How do you solve a problem like UNRWA?
A rare consensus appeared to emerge on Tuesday at a hearing on Capitol Hill, where both Democrats and Republicans seemed to agree that the U.N. Relief and Works Agency for Palestine Refugees in the Near East cannot continue to operate as it has.
While the U.N. High Commissioner for Refugees handles every other refugee worldwide, UNRWA is the global body’s agency that is devoted solely to Palestinians, upon whom it bestows perpetual refugee status. (HCR focuses on settling refugees so that they and their families can improve their lot.)
The U.S. State Department announced on Friday that it was suspending certain future payments to UNRWA in light of accusations that a dozen UNRWA employees participated in Hamas’s Oct. 7 terror attack on Israel. Although the Biden administration and the United Nations, among others, have insisted that the entire agency shouldn’t be maligned for a few bad actors, The Wall Street Journal reported that 10% of UNRWA’s staff members have terror ties.
On Tuesday, two subcommittees of the House Committee on Foreign Affairs heard testimony about UNRWA which ran about three hours long. Members of the Congress who discussed the U.N. agency with JNS were split on how the United States should handle it.
“Left, right, center. Everybody is of the mindset that UNRWA absolutely did unconscionable things, has certainly a large percentage of their employees that are either a part of Hamas or some terrorist organization or support Hamas or some other terrorist organization,” Rep. Brian Mast (R-Fla.), a member of the House Foreign Affairs Committee and chair of its Subcommittee on Oversight and Accountability, told JNS.
Mast, who told JNS that he is proud to be the only member of Congress to wear U.S. and Israeli military uniforms, and who visited injured IDF soldiers late last year, told JNS that members at the hearing did not dispute those facts about UNRWA.
“But what’s in dispute, amazingly, is that you still have people that will say, ‘I can’t defend Hamas, but I’m still going to find a way to show support for UNRWA,’” the congressman said. “That cannot be the way forward for Europe, for America, for the Middle East, for anybody,” he added.
Mast floated the UNRWA Elimination Act on Tuesday, which would fold the U.N. agency into the larger and more reputable High Commissioner for Refugees.
Much of Tuesday’s disagreements centered on whether a so-called alphabet soup of U.N. organizations on the ground in Gaza could jointly replace UNRWA. The United Nations has said that is impossible, given UNRWA’s infrastructure and institutional knowledge.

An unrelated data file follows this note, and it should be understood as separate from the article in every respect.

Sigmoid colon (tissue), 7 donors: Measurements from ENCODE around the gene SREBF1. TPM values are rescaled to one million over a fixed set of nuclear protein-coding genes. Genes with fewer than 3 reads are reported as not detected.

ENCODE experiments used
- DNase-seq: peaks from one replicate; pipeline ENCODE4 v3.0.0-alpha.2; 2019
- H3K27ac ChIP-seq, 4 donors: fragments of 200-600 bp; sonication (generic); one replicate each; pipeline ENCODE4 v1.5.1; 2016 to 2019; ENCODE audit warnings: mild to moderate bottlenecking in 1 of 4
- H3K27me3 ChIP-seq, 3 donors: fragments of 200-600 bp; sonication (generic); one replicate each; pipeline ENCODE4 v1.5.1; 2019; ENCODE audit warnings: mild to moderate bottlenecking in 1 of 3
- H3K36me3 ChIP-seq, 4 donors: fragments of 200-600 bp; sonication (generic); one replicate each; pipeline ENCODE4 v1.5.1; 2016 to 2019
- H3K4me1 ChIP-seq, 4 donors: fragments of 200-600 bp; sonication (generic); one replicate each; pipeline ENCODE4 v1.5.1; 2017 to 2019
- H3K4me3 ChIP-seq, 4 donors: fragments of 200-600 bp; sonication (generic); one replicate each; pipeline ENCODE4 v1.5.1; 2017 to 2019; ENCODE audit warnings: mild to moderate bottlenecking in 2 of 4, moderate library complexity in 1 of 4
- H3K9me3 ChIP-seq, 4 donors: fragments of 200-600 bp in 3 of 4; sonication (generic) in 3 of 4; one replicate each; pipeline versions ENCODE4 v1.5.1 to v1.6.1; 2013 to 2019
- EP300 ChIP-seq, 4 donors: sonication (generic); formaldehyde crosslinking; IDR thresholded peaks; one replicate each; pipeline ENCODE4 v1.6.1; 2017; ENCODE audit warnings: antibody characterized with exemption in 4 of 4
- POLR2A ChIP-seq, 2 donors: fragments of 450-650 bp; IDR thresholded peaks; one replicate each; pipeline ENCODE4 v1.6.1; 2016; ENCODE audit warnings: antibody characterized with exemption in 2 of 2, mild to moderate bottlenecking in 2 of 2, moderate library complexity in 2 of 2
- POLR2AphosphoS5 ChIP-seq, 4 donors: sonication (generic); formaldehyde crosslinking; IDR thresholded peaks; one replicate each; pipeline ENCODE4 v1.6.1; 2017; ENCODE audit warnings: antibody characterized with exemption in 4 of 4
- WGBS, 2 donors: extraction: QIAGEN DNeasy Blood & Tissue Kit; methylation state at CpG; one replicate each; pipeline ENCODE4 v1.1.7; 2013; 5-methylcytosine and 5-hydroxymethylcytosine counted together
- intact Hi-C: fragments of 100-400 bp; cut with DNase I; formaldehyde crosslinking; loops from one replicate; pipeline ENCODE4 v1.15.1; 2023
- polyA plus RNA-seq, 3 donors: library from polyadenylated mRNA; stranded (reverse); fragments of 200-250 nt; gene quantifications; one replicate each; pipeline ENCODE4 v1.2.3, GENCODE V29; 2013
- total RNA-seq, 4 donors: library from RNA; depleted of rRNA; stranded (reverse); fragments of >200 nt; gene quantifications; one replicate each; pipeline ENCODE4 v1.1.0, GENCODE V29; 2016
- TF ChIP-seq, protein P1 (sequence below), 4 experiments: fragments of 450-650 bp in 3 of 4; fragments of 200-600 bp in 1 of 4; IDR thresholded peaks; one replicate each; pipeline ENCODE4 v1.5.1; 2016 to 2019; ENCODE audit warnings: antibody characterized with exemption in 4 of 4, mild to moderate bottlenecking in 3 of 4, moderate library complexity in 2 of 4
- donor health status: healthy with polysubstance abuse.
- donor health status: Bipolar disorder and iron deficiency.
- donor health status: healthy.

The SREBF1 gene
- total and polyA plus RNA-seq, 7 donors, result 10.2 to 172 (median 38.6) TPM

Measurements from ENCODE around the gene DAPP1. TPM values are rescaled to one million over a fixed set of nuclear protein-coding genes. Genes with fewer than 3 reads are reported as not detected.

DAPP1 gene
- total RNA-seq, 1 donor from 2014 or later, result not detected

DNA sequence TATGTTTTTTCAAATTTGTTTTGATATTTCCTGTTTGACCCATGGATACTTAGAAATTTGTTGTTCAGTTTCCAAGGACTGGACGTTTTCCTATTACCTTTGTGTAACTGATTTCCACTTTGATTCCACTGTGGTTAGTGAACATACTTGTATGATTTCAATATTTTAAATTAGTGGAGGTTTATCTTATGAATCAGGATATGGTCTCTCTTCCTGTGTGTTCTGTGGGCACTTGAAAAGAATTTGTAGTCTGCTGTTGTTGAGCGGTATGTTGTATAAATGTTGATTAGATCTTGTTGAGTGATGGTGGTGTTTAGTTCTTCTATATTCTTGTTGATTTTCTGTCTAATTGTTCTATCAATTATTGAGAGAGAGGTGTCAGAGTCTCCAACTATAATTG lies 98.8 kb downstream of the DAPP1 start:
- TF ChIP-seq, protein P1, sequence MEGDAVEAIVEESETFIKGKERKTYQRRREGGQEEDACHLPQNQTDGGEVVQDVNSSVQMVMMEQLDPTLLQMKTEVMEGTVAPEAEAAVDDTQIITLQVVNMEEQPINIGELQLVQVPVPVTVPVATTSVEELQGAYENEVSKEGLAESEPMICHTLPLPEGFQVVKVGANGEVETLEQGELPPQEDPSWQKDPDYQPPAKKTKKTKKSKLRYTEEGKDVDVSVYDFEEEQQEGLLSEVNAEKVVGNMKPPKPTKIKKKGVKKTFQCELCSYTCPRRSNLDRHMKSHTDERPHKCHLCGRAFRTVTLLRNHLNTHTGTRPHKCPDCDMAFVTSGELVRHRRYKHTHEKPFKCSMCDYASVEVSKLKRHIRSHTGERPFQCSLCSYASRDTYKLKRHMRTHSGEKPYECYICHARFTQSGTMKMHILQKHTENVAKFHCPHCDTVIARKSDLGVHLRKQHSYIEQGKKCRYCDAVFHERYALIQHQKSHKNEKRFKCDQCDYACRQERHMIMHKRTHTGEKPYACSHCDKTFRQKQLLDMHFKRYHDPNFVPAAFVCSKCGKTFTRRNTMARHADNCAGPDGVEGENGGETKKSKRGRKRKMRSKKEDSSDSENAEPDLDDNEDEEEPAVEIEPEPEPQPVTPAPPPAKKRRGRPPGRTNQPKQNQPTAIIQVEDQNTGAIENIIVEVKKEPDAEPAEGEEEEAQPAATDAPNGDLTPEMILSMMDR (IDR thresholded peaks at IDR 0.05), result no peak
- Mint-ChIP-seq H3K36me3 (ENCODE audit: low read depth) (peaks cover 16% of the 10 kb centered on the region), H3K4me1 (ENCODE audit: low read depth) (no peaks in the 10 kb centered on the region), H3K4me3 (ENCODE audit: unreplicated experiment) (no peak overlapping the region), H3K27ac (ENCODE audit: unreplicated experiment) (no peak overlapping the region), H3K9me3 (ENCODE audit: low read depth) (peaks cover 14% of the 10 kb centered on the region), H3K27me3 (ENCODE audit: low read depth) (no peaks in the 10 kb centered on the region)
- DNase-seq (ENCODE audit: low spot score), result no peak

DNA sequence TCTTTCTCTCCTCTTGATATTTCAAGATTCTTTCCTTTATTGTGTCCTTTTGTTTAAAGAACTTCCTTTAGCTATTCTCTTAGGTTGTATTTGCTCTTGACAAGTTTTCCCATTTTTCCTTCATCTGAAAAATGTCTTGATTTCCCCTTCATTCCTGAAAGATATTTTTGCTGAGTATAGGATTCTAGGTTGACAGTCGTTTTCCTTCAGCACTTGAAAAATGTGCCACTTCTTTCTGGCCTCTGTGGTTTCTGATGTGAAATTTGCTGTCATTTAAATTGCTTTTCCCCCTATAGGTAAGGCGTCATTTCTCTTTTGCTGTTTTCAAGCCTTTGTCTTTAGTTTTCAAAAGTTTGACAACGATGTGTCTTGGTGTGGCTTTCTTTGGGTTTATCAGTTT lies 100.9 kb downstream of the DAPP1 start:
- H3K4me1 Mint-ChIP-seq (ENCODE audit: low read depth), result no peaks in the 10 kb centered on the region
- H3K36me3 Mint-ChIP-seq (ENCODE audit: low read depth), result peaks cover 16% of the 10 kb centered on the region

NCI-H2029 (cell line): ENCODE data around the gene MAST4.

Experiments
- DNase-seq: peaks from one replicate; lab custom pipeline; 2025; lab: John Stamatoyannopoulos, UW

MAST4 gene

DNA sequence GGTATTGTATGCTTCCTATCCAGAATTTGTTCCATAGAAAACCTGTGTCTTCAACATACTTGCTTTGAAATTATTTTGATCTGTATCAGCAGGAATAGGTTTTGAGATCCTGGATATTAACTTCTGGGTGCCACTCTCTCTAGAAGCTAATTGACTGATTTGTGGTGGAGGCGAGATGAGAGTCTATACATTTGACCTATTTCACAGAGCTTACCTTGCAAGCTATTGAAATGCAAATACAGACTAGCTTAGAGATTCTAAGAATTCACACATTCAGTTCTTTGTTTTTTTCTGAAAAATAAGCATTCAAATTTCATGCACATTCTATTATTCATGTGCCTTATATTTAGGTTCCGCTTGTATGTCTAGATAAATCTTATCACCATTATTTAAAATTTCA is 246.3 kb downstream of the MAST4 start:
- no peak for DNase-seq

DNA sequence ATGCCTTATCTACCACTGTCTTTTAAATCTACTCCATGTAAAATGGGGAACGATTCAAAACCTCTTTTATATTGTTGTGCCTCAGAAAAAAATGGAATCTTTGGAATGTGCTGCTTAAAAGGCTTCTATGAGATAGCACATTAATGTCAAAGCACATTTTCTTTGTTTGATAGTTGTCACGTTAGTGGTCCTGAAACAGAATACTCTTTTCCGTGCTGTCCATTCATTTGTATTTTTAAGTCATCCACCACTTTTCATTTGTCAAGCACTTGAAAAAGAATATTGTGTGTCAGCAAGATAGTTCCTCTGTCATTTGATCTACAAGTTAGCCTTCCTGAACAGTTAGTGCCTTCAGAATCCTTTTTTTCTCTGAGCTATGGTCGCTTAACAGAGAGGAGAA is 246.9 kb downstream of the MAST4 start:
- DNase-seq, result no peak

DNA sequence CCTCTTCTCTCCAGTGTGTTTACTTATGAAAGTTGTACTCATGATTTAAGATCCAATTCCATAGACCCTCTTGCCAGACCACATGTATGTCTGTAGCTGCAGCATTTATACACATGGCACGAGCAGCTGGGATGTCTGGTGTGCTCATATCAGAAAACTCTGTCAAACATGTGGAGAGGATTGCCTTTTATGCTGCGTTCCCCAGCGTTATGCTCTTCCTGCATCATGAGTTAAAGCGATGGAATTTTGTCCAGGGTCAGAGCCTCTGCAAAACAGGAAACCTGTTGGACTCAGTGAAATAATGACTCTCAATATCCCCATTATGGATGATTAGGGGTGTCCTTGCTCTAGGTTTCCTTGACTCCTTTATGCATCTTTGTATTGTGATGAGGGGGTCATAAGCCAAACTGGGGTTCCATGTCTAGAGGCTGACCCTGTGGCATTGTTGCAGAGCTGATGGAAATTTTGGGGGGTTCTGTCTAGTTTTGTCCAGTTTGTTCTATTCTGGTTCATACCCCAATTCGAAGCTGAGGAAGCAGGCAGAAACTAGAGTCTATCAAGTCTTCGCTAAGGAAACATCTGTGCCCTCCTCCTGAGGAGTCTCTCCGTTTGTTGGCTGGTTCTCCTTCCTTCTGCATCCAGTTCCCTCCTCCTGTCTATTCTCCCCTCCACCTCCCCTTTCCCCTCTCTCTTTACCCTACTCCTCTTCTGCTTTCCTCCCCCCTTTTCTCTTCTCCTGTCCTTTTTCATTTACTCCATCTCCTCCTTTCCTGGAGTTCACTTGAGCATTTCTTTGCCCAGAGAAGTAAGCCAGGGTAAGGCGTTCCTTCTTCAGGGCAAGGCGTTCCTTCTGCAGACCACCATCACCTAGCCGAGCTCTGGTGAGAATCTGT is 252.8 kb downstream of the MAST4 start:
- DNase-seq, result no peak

But UNRWA’s deep-rooted corruption, mismanagement, terror ties and political baggage make it irredeemable and beyond structural reforms, for Mast and others at Tuesday’s hearing.
A longtime U.N. critic, Rep. Chris Smith (R-N.J.) told JNS that UNRWA “is committing wholesale child abuse against Palestinian youth.”
“It’s teaching them to hate every single day,” Smith said.
The New Jersey Republican filed a separate bill, the “Stop Support for UNRWA Act of 2024,” on Tuesday to defund and disband UNRWA, or any related entity or successor.
Smith told JNS about multiple visits to Palestinian-held areas, where students in UNRWA’s educational system spouted antisemitic propaganda and conspiracy theories.
“We’ve got to demand that the hate stops, and that’s what this bill will do,” Smith told JNS. “Necessity is the mother of invention. There’s no doubt we will get to a way of providing food, clothing, shelter and basic education that is free of antisemitism.”
‘Isn’t just a couple bad apples’
The ranking member on Mast’s subcommittee, Rep. Jason Crow (D-Colo.), pushed back repeatedly on the notion of defunding UNRWA permanently. Other Democrats were not so charitable.
“There’s overwhelming evidence that UNRWA was clearly flawed to the core,” Rep. Josh Gottheimer (D-N.J.) told JNS. “That isn’t just a couple bad apples. It is a systemic issue.”
The New Jersey Democrat is leading a letter that calls for the U.N. and UNRWA heads to resign. Hamas’s terror attack on Oct. 7 changed everything for moderate pro-Israel democrats like him, he told JNS.
“You’re going to see a bipartisan group of people say that it’s important to make sure that there’s humanitarian aid, and that people get an education. But there are other agencies to handle that and that it’s time for UNRWA to disappear,” Gottheimer predicted.
To those who say UNRWA is flawed but, essentially, too big to fail, Gottheimer says it’s time to pull the U.N. agency’s funding, as Washington and others have done.
“If you pull the funding, it’ll fall under its own weight, and it won’t matter what the secretary-general of the U.N. says because he’s obviously biased on the issue,” Gottheimer told JNS.
Whatever replaces UNRWA, there must not be special privileges for Palestinians, as they have received under UNRWA’s mandate, Mast told JNS. UNRWA is the only U.N. agency to see descendants of refugees as refugees in perpetuity. UNRWA is also unique in the U.N. suite of agencies for its 40% of local employees, rather than staff drawn more from U.N. professional staff. That risks UNRWA becoming a kind of jobs bank in Gaza, which could explain the ties of many of its staff with local terror groups.
“The end result should be that you’re not employing the same percentage of local individuals when you’re dealing with Palestinians, recognizing that that’s likely resulted in 10% to 15% of the workforce being associated with Hamas, Palestinian Islamic Jihad, Al-Aqsa Martyrs Brigade, Lion’s Den—take your pick of terrorist organizations,” Mast told JNS.
“Everybody else across the globe does not have this separate standard definition of refugees for Palestinians,” Mast added. “That needs to change, no matter what.”